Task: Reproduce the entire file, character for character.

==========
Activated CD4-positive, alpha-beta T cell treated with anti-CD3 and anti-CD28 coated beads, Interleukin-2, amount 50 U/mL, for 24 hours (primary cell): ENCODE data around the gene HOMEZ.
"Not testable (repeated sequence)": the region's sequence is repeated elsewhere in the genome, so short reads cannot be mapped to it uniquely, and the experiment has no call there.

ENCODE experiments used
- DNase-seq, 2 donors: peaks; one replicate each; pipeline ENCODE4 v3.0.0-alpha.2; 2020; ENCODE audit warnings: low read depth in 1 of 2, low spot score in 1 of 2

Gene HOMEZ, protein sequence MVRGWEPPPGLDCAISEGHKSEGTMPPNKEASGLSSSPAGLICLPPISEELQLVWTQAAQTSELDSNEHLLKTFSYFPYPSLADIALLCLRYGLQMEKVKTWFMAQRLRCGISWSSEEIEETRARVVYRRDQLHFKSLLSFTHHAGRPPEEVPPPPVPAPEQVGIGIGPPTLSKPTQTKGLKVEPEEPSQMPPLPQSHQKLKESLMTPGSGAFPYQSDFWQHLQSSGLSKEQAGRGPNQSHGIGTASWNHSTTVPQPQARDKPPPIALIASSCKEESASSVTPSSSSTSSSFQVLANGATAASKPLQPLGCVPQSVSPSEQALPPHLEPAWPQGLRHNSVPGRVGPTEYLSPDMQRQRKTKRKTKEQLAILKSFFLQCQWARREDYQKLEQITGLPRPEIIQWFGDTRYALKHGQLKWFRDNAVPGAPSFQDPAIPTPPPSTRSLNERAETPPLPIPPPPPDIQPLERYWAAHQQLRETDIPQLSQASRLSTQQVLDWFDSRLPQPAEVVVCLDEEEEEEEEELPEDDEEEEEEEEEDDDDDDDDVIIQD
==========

Activated CD4-positive, alpha-beta T cell treated with anti-CD3 and anti-CD28 coated beads, Interleukin-2, amount 50 U/mL, for 24 hours (primary cell): ENCODE data around the gene HOMEZ.
"Not testable (repeated sequence)": the region's sequence is repeated elsewhere in the genome, so short reads cannot be mapped to it uniquely, and the experiment has no call there.

ENCODE experiments used
- DNase-seq, 2 donors: peaks; one replicate each; pipeline ENCODE4 v3.0.0-alpha.2; 2020; ENCODE audit warnings: low read depth in 1 of 2, low spot score in 1 of 2

Gene HOMEZ, protein sequence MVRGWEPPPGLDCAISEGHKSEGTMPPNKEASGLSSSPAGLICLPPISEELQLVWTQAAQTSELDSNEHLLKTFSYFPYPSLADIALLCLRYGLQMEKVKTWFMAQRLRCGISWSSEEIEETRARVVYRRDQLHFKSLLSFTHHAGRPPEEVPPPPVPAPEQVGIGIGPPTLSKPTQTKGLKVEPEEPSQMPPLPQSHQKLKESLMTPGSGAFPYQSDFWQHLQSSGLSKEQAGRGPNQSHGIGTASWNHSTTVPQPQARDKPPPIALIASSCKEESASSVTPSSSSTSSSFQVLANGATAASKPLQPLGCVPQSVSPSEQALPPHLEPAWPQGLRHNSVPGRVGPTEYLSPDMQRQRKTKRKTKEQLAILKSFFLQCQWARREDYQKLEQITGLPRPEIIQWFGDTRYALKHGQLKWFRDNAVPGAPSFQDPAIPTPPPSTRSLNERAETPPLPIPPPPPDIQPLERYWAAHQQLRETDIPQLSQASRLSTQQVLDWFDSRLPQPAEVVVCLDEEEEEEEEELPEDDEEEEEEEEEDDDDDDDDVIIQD